Call me cruel, but I kind of love it when friends are dealing with stressful work situations and call me seeking advice.
It’s not that I relish their pain — it’s that their freakout is a prime opportunity for me to flaunt my own rationality and problem-solving abilities. As in, why don’t you ask your boss for clarification on the project deadline? Or, don’t take their criticism so personally and just get the job done.
But I’ll let you in on a dirty little secret: I’m only good at coming up with solutions when the problem isn’t mine. As soon as I’m the one overwhelmed or confused, that levelheadedness is replaced by face-palming and hand-wringing and dialling up friends and family for emergency consultations.
I take it I’m not the only one with this blindspot. When I met recently with Susan David, a psychologist at Harvard Medical School and the author of “Emotional Agility,” she explained that people often find it difficult to separate themselves from their thoughts and emotions. The result is getting tangled in a web of stress from which it can look like there’s no escape.
But David, who’s consulted organisations including Ernst and Young and the United Nations, has an elegant solution to this problem that involves creating some distance from your thoughts and feelings.
Step 1: Think of someone you really respect. Maybe it’s your favourite business leader or a colleague.
Step 2: If that person were going through this situation, what would you advise them?
“It sounds so simplistic, but it is remarkable how, when it’s about me and you’re asking me what I should do, I’m like, ‘I’ve got no idea; I’ve got no idea.’ But it’s like, OK, Jack’s going through this situation and there’s Jack, what are you going to advise them?
“Suddenly the person kind of frees themselves up and they come up with all these remarkable solutions because what they have done is they have changed perspective.”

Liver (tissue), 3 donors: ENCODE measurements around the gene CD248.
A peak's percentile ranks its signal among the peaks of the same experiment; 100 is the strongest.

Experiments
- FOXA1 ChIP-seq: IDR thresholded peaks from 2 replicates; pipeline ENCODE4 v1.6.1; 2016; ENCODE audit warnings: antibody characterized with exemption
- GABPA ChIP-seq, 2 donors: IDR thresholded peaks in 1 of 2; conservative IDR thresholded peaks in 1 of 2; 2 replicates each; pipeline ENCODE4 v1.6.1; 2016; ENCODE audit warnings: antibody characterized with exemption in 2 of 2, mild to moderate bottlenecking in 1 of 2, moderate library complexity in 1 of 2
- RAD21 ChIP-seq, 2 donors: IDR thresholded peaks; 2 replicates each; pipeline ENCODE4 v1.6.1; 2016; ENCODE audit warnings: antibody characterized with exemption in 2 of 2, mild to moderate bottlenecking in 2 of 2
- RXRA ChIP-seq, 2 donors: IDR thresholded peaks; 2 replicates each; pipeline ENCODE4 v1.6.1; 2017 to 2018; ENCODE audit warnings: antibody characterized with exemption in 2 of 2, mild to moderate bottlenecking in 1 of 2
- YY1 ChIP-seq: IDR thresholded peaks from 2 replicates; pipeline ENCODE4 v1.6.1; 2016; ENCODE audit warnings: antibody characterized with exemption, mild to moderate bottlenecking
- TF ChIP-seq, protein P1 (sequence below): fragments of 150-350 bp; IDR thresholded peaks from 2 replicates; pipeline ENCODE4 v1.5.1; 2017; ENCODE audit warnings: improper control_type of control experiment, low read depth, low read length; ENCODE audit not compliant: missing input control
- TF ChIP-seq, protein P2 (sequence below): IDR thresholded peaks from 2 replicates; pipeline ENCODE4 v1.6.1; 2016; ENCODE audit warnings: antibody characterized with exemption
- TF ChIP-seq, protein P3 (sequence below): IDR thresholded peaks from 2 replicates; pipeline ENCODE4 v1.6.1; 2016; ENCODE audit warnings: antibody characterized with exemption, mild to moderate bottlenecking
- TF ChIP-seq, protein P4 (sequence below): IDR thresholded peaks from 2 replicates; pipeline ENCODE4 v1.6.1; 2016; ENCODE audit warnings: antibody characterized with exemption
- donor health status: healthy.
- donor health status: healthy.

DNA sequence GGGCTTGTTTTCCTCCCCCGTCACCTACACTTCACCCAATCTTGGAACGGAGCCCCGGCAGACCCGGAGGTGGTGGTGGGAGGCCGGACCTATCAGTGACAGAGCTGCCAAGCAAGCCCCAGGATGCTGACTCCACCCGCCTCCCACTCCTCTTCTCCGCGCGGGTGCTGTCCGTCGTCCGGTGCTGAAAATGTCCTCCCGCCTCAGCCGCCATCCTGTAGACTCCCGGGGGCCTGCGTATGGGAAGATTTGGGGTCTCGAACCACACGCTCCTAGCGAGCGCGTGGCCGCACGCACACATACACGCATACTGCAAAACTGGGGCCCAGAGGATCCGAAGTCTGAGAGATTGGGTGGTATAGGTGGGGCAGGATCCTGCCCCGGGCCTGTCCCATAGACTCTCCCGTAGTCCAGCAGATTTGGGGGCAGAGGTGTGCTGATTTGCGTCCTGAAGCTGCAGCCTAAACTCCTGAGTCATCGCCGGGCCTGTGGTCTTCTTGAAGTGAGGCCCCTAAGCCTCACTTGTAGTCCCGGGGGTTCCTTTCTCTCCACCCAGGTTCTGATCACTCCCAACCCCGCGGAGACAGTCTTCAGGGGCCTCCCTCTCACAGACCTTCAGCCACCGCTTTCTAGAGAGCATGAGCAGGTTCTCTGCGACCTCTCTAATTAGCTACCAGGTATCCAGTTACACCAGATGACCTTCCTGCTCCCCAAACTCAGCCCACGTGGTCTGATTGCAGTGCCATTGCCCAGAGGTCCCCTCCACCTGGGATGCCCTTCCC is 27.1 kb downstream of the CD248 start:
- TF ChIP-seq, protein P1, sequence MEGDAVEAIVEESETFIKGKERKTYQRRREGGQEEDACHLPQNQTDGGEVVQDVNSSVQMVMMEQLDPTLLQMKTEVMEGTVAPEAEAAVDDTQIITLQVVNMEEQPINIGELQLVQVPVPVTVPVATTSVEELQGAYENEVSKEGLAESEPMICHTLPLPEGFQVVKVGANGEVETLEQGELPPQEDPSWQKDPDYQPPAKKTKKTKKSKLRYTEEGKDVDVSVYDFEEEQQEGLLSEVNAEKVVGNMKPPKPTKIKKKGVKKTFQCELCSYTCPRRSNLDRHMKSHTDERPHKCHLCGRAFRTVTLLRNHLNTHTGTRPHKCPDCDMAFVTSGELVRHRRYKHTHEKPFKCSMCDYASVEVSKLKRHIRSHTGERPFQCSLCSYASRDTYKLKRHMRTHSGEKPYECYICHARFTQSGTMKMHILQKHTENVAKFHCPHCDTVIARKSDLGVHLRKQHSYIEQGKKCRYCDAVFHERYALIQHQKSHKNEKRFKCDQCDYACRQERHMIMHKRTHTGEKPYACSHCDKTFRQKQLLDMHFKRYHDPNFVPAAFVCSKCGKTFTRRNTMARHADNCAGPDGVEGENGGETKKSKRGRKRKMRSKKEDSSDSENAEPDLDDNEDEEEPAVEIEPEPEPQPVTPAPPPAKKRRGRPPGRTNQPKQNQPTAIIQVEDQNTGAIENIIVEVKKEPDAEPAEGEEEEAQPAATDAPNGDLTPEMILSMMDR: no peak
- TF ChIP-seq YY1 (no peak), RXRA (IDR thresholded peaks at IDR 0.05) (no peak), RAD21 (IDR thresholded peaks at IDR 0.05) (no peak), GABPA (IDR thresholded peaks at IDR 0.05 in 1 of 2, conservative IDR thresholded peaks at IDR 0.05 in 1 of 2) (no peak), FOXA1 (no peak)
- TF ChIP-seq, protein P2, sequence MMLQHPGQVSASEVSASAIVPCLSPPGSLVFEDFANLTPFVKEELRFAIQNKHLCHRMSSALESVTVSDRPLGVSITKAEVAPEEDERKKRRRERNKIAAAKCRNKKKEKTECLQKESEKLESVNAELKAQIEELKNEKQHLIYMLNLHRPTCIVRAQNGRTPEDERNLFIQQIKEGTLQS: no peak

Another, similar exercise David uses with clients is referring to yourself in the third person. Again, the idea is to create some distance between you and your thoughts, and recognising that your thoughts aren’t necessarily reality.
When you say, “I’m stressed,” David said, “you and the emotion are one and the same.”
But when you say, “‘What should Susan do in this situation where she’s giving this big talk and she’s feeling stressed,’ suddenly it’s like, ‘oh OK, I’ve got to practice more or I’ve got to make friends with people in the audience so I’ve got someone to connect with.'”
“Suddenly you’re kind of moving yourself from this space where you’re seeing the world from the perspective of your thoughts and emotions to being able to notice them for what they are,” she said.
David’s ideas are rooted in mindfulness, or the ability to pay attention to thoughts, feelings, and bodily sensations without judging them. In the book, she explains that mindfulness is partially about seeing the world through multiple perspectives.
Ultimately, it helps to remember that there is almost always a solution to the problem you’re facing — it’s just a matter of getting out of your own way so you you can see it.
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